Penicillin is a class of antibiotic medications. Penicillins treat bacterial infections like strep throat, ear infections and urinary tract infections. They work by attaching to and damaging the cell walls of bacteria. Types of penicillin include penicillin V, penicillin G, amoxicillin and ampicillin.


What is penicillin?

Penicillin is a group of antibiotics (medications used to treat bacterial infections) that work in a specific way to destroy bacteria in your body. Types of penicillin and drugs closely related to them are called “penicillins.” They’re a subclass of beta-lactam antibiotics.

Penicillin antibiotics come in oral form (pills or liquid you swallow) and IV form (liquid that a provider injects directly into your vein).

What is penicillin used for?

Providers use penicillin to treat certain bacterial infections, including:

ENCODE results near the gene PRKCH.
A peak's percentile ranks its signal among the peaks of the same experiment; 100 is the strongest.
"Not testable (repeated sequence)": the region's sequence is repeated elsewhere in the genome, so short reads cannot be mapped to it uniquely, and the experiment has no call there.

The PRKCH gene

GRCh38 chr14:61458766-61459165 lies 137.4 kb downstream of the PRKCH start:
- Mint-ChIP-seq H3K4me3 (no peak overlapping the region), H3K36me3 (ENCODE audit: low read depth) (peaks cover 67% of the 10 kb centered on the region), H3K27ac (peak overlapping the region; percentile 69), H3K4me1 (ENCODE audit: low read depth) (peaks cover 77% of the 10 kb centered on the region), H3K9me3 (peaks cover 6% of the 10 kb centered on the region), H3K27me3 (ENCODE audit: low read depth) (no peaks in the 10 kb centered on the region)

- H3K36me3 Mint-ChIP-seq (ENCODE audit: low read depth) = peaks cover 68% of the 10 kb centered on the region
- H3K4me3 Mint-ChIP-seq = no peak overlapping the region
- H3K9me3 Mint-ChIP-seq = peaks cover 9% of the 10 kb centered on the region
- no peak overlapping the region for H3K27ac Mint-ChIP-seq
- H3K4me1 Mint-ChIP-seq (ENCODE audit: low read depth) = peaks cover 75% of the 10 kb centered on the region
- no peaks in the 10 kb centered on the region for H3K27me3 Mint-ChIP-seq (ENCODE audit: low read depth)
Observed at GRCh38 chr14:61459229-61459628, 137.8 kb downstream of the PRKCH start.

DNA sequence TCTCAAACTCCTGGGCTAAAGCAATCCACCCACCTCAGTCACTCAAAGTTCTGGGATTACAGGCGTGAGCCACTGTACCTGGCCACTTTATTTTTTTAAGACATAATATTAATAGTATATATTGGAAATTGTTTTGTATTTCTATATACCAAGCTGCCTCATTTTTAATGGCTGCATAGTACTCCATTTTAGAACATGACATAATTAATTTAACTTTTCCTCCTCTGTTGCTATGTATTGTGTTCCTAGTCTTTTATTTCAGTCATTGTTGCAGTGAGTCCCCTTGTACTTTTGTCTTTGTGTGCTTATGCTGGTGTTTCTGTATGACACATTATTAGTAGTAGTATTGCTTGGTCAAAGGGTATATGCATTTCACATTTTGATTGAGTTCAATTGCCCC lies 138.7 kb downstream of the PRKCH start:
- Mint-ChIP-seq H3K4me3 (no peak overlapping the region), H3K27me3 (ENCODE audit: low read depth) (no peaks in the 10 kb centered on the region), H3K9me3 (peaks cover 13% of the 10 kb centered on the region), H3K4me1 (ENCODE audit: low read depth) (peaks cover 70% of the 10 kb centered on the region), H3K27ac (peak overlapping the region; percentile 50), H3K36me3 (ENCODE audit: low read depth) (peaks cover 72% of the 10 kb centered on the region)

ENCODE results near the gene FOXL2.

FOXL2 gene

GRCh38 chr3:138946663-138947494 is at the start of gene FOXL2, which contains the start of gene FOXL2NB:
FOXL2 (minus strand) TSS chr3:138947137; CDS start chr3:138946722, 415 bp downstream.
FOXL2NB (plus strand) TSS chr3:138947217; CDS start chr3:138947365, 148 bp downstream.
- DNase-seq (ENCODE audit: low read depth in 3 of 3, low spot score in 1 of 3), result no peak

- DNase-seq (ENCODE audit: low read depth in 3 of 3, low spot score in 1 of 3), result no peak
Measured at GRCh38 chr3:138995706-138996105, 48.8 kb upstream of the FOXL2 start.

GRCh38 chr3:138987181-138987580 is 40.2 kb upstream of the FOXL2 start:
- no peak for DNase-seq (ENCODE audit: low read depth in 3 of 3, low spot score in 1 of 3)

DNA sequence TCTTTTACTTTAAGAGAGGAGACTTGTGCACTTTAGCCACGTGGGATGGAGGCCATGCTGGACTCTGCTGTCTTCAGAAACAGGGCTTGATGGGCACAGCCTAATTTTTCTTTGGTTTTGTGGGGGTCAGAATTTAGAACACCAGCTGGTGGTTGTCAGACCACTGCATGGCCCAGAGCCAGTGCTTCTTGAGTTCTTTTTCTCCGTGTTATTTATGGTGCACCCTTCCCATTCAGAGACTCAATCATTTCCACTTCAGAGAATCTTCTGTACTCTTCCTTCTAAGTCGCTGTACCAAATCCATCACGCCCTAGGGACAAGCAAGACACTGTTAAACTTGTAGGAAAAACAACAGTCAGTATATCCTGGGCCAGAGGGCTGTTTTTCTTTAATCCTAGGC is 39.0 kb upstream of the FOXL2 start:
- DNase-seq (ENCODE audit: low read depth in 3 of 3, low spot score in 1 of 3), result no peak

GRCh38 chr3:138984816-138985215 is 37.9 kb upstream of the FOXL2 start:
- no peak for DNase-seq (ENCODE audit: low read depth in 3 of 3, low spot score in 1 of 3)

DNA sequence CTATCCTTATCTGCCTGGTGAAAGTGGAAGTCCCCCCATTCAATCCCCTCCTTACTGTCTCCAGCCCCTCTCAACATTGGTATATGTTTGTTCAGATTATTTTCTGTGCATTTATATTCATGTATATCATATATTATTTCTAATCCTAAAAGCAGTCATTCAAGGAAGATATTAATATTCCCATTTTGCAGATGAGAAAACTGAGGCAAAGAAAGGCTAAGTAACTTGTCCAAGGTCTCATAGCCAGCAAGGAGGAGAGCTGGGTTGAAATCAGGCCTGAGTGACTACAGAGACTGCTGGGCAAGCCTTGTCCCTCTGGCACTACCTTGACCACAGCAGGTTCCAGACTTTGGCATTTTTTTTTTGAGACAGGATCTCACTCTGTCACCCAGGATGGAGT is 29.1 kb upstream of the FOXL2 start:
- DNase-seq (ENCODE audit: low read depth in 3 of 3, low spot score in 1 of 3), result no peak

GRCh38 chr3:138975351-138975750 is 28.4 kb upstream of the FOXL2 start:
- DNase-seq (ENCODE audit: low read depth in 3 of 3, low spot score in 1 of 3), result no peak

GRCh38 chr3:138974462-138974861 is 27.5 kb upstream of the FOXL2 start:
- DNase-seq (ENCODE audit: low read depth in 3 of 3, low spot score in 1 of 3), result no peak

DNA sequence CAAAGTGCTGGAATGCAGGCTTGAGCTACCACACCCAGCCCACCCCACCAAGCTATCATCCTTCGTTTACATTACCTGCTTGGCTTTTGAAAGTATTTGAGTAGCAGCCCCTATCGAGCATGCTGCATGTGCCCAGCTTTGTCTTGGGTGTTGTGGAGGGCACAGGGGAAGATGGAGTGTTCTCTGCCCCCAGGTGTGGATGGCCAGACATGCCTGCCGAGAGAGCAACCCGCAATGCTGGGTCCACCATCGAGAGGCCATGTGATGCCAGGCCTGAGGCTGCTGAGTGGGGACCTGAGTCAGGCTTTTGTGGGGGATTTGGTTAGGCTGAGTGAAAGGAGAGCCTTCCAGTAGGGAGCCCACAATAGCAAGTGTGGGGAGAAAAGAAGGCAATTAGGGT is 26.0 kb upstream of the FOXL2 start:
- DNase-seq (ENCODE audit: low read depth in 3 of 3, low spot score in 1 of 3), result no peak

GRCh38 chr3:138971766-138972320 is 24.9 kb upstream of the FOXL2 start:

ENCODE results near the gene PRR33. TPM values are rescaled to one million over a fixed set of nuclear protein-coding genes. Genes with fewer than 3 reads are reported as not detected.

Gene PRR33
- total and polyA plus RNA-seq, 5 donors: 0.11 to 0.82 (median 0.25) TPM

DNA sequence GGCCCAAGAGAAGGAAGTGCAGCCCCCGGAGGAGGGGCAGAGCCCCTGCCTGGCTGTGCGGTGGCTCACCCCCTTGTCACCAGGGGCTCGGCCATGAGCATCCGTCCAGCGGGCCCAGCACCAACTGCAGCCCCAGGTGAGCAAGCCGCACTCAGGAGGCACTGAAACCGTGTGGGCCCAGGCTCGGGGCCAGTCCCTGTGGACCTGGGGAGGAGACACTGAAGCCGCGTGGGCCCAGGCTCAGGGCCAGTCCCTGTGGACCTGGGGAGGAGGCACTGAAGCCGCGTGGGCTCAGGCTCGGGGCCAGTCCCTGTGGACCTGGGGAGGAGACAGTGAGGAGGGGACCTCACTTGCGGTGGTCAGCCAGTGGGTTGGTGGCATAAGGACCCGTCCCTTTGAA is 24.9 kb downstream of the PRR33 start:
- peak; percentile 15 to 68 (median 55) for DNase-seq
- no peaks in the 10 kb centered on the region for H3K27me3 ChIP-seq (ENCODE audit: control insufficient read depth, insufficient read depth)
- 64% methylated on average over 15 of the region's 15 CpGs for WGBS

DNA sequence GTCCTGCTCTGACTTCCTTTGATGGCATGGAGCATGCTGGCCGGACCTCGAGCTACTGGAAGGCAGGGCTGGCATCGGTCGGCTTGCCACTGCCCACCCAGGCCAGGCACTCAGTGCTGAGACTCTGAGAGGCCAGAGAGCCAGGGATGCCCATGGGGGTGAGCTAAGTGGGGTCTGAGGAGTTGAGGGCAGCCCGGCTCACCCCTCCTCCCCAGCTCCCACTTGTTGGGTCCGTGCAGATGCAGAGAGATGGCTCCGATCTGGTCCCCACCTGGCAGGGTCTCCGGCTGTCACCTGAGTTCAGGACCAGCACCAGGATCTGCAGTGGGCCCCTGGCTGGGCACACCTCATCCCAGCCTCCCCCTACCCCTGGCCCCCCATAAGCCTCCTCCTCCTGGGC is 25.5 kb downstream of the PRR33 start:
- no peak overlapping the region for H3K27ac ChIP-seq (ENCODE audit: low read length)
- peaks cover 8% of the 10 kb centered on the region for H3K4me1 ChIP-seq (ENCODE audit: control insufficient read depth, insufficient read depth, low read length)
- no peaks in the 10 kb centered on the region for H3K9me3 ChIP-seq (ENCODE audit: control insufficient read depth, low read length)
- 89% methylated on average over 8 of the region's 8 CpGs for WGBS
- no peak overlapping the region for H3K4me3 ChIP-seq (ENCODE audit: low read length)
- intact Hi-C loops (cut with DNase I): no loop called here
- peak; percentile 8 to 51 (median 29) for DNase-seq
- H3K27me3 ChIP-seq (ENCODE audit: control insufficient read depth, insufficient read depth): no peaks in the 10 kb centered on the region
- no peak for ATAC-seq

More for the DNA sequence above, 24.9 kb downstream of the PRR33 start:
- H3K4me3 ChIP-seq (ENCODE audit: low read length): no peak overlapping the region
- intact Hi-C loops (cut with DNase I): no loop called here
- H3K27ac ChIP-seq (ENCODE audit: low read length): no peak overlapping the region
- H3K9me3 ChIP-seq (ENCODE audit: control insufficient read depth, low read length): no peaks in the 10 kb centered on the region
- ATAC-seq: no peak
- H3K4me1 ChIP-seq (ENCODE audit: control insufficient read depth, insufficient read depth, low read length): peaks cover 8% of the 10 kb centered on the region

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What are the types of penicillin?

Two of the major differences between the types of penicillin are the way they’re made and what kind of bacteria they’re effective against. Types of penicillin include:

  • Natural penicillins. Natural penicillins are found in the world around us (they aren’t made by people). Scientists isolate (purify) just the penicillin from where it’s found to make it into medications.
  • Semi-synthetic penicillins. Scientists alter penicillin’s natural form to make more effective antibiotics. These are called semi-synthetic penicillins. They include penicillinase-resistant penicillins, aminopenicillins and extended-spectrum penicillins.
  • Combination medications. Penicillins are often combined with other medications into one drug to help them work better.

Natural penicillins